I'm really short on time ... I've written on this before, so I cheated and cut and pasted. I hope you find it helpful. :)
God bless, Maria

You can always love more, but there will always be only 24 hours to a single day. You have to be a good steward of your time. Take full advantage of your time. I read to the children while they eat breakfast and we often listen to a book on tape or the life of some composer during lunch or when we're in the car. Dinner time is especially good for discussions, but so are walks.

When possible, combine things. One thing that combines easily is vocabulary, creative writing, and penmanship. We use new vocabulary words or spelling words to write a story. These can be a whole lot of fun. One child once got rid of 4 words, using them appropriately, in a single sentence. Another child was writing his vocabulary story. One of his words was "azure" meaning "clear blue". His story went: "Out of the azure ..."

Children around the same age can study some things together. They can drill math facts, whatever someone is memorizing (poetry, articles of Faith, corporal works of mercy....), and read historical retellings. I let them ask each other questions but only ones the questioner could answer as well. They earn little candies or pennies this way...and lose them when they get it wrong.

Simplify your life. Organize all aspects of it so that minimal attention is required for those areas that are practically necessary but not objectively speaking all that noble. It takes us about 45 minutes to completely clean our home. Everything has a place and we don't waste time looking for stuff when we want to use it. Decluttering and general cleanliness is liberating as well as practically and spiritually profitable. It gives us time to devote to better things. It's tempting sometimes to hang on to things in case you will use them, but it isn't always all that spiritually healthy. (Exceptions to every rule granted....That's what makes a rule legit, right?) If you haven't used it in 6 months and it isn't seasonal, you probably don't need it. Find it a happy home and you won't have to dust it.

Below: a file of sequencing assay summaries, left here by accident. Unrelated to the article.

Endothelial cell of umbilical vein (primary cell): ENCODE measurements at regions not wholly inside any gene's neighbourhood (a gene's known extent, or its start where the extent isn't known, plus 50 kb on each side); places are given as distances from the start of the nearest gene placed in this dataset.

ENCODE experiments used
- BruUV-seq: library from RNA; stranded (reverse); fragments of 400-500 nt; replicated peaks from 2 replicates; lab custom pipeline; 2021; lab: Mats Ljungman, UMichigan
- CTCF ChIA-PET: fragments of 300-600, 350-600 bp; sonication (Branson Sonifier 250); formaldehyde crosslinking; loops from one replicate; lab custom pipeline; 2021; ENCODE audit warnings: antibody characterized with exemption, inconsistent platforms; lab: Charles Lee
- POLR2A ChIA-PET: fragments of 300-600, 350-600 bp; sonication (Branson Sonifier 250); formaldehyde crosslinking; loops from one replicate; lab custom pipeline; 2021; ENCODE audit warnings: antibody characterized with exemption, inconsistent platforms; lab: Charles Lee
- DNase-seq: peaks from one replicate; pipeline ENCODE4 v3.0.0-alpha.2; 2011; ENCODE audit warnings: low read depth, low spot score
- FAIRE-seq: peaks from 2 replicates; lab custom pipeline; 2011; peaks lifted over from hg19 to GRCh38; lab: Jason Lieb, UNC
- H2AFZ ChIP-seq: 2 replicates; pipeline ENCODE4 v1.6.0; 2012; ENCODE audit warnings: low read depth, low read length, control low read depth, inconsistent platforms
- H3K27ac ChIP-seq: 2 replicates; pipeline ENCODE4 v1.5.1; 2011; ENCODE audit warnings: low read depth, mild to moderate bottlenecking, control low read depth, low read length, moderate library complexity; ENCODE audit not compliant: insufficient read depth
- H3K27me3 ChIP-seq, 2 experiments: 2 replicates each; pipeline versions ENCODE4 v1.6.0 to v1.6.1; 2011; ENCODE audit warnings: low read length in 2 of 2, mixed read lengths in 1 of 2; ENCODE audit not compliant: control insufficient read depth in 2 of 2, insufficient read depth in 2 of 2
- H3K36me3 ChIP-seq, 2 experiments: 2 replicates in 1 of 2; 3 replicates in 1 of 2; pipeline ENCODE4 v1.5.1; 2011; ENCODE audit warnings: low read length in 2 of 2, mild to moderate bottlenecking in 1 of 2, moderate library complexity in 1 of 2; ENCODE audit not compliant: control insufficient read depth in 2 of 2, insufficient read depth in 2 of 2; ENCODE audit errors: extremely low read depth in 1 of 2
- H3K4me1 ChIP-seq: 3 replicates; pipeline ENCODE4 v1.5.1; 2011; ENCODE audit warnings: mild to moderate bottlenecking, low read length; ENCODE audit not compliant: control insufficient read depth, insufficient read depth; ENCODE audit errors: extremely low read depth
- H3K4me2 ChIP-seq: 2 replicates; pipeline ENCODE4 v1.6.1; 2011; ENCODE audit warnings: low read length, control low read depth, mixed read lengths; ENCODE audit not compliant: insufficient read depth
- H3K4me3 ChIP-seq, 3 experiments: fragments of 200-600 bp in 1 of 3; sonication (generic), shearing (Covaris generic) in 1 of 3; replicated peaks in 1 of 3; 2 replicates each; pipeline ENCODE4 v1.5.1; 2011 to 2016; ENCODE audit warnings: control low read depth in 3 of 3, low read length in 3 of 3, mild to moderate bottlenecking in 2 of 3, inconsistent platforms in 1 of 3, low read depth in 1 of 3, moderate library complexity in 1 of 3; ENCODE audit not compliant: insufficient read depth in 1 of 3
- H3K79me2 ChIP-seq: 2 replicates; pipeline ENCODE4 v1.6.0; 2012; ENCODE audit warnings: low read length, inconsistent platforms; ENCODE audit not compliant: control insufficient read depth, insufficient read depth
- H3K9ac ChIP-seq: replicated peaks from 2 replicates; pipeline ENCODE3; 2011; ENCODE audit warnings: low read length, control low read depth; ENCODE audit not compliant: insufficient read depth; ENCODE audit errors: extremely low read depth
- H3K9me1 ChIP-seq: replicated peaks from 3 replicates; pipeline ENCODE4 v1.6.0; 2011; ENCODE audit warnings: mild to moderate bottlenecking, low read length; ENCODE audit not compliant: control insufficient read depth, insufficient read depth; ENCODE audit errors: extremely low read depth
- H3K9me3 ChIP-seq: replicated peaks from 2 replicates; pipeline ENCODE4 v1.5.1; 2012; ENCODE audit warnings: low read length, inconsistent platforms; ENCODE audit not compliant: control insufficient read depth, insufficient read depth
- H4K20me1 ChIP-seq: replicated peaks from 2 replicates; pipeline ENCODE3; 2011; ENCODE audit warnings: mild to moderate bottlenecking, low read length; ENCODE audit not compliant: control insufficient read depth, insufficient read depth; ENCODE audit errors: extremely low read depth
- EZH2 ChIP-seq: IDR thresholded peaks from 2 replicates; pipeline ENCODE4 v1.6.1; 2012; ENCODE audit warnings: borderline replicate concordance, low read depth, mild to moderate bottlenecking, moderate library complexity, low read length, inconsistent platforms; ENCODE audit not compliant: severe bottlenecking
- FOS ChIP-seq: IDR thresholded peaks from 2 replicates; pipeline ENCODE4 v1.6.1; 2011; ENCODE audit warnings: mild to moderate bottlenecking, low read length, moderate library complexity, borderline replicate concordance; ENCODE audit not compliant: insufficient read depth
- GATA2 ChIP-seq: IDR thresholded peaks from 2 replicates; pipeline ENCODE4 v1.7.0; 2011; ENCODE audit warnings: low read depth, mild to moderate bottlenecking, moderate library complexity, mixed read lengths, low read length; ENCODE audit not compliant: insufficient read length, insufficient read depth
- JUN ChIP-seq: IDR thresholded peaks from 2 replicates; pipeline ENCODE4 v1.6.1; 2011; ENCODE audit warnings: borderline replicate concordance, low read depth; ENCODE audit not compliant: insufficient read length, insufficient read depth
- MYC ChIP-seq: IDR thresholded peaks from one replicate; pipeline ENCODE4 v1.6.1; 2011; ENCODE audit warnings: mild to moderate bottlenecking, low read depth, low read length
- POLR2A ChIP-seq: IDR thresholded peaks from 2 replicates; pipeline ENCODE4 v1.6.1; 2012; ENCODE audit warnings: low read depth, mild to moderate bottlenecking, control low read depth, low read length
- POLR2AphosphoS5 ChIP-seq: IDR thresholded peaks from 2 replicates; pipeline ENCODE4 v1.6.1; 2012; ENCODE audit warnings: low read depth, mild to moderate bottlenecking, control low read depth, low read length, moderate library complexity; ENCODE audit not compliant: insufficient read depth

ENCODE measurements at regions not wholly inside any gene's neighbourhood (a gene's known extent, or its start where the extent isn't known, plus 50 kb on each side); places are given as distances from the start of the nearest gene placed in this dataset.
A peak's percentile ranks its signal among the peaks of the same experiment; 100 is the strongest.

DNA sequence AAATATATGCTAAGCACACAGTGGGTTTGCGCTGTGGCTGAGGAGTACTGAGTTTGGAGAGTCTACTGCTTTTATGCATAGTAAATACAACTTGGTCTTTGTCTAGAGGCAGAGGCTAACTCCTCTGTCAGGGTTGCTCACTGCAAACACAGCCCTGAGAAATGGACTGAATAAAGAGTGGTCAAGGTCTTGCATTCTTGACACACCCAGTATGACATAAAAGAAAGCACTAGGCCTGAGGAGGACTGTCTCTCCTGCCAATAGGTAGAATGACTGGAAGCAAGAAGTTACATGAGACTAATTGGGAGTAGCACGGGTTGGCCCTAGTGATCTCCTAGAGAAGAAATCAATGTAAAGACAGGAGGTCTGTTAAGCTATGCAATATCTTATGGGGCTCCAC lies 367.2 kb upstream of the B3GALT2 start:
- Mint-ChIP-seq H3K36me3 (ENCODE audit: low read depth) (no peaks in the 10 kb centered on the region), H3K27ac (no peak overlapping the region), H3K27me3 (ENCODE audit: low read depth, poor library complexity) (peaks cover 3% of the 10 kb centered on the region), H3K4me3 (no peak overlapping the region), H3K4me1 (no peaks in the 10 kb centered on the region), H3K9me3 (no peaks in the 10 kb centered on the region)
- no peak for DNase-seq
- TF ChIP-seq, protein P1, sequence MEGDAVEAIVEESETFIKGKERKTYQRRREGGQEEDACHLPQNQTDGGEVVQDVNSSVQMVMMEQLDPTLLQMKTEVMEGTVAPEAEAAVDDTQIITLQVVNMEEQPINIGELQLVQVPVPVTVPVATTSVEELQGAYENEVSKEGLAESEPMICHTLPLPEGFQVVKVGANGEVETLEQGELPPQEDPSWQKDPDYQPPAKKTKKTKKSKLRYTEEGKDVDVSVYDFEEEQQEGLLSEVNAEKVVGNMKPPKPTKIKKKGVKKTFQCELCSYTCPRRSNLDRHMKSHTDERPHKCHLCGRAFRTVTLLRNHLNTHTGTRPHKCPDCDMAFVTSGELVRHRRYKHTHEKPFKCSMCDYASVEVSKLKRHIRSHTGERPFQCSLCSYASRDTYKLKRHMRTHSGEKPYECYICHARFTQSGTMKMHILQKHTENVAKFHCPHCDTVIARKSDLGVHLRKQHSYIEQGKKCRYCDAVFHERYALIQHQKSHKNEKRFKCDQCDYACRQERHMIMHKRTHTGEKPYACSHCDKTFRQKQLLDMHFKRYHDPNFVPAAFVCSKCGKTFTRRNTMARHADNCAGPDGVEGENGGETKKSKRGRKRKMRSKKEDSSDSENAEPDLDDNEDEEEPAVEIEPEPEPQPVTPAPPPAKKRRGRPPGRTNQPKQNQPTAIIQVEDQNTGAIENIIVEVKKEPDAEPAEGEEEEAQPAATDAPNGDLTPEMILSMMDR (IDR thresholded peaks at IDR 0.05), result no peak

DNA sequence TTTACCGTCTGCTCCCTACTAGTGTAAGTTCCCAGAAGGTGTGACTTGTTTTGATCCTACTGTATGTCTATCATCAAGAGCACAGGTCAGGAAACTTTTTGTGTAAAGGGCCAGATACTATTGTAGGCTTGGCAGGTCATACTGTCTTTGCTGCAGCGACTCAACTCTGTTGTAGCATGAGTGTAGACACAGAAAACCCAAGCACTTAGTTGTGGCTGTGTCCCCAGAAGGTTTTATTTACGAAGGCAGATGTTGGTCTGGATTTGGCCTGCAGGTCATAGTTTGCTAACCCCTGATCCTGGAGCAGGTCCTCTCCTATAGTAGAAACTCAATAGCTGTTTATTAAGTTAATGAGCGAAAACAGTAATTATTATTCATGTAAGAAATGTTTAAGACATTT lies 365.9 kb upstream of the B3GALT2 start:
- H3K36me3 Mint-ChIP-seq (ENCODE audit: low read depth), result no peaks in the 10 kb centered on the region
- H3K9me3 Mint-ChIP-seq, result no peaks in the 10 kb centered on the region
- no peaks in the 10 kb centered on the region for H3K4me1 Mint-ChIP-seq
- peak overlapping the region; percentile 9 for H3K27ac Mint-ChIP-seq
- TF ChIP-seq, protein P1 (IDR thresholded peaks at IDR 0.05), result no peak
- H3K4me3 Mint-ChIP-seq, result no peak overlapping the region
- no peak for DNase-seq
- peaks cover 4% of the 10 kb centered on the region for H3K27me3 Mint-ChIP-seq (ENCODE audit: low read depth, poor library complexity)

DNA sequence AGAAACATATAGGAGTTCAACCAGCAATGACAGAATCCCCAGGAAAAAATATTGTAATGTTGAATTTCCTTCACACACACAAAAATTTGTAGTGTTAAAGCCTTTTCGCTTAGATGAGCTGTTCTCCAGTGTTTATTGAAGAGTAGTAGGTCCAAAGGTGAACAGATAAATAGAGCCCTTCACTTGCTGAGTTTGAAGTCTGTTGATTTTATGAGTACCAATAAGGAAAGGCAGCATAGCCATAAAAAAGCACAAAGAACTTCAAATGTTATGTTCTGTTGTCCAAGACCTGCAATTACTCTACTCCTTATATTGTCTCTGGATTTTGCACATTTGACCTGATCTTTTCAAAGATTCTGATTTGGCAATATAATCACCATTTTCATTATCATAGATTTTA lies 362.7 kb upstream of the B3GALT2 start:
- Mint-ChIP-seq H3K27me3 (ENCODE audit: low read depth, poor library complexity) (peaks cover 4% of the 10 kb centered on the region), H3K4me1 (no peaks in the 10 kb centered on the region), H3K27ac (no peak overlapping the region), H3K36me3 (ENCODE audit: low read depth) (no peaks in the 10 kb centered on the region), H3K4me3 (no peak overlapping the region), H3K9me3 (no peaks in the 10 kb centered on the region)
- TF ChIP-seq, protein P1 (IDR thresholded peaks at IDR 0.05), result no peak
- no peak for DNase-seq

Teach cheerful obedience, perseverance, and submission to the will of God. If necessary, use words.

Develop in your children the habits necessary for them to think on their own. I'm not saying we want to reduce education to this, but it is a good and necessary part.

Teach polite and considerate behavior to all within reason. If the baby is nursing and you don't plan to wean for at least a year or two, this just got a whole lot easier. A baby back pack that's well padded is a biiiig help if you kinda think you might have been a mountaineer in an earlier life....and you don't mind if someone eats your hair or drools down your neck while they nap. Put a little towel around the back of your neck before you start and you'll look athletic and take care of that little unpleasantness at the same time.(G) If the baby goes for baby swings, get an electric one. That way when he really is tired and you've got him all cleaned up, fed, and drowsy, you can gently put him in there and you won't have to wind it up again with that incredibly loooooud mechanism which invariably wakes him up again. If all else fails, you can bring in a stroller and have an older child wheel the baby around to some soothing music until he falls asleep or, if you live in a safe area or have a big yard, someone responsible can take a 20 minute break to stroll the baby outside. That often helps them get to sleep. Babies who are fed and not sleepy are generally in a pretty good mood. Ours liked to be held ... most of the time .... and entertained a little, but it didn't take much to entertain them. When children are very little I tend to keep them with me (1-1 1/2) They usually play quite contentedly at my feet or in the area as long as I'm mildly appreciative.